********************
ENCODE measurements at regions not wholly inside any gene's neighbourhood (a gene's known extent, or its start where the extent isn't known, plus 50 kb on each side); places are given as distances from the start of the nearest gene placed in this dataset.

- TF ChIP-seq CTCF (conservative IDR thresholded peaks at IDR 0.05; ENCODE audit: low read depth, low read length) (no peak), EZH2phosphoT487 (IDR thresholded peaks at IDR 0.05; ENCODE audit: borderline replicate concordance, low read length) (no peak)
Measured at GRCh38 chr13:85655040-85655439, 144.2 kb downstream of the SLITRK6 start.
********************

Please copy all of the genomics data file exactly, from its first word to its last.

ENCODE measurements at regions not wholly inside any gene's neighbourhood (a gene's known extent, or its start where the extent isn't known, plus 50 kb on each side); places are given as distances from the start of the nearest gene placed in this dataset.

- TF ChIP-seq CTCF (conservative IDR thresholded peaks at IDR 0.05; ENCODE audit: low read depth, low read length) (no peak), EZH2phosphoT487 (IDR thresholded peaks at IDR 0.05; ENCODE audit: borderline replicate concordance, low read length) (no peak)
Measured at GRCh38 chr13:85655040-85655439, 144.2 kb downstream of the SLITRK6 start.